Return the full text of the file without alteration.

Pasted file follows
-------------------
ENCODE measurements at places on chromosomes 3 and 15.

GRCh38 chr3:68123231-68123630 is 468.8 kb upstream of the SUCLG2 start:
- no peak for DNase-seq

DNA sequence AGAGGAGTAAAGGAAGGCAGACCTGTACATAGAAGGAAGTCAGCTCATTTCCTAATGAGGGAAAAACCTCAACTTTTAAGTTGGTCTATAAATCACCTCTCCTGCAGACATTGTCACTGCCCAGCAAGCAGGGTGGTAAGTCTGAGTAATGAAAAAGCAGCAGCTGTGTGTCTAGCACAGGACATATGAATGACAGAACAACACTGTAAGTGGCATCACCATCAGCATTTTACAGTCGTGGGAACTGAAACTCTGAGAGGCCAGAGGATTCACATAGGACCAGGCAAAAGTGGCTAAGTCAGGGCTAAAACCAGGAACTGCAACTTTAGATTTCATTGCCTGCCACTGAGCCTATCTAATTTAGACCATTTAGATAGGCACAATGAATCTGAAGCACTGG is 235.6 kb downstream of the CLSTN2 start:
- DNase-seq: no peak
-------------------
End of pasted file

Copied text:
ENCODE measurements at places on chromosomes 3 and 15.

GRCh38 chr3:68123231-68123630 is 468.8 kb upstream of the SUCLG2 start:
- no peak for DNase-seq

DNA sequence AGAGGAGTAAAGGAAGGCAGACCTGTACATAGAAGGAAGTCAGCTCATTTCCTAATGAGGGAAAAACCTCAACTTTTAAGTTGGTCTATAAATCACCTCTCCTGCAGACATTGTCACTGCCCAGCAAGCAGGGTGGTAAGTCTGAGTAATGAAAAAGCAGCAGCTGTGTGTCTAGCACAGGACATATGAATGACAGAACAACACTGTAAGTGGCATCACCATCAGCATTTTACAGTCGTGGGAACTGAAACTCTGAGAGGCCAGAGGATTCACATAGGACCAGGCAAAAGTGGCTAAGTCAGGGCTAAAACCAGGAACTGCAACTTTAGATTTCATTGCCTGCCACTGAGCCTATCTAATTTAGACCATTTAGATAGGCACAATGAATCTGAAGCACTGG is 235.6 kb downstream of the CLSTN2 start:
- DNase-seq: no peak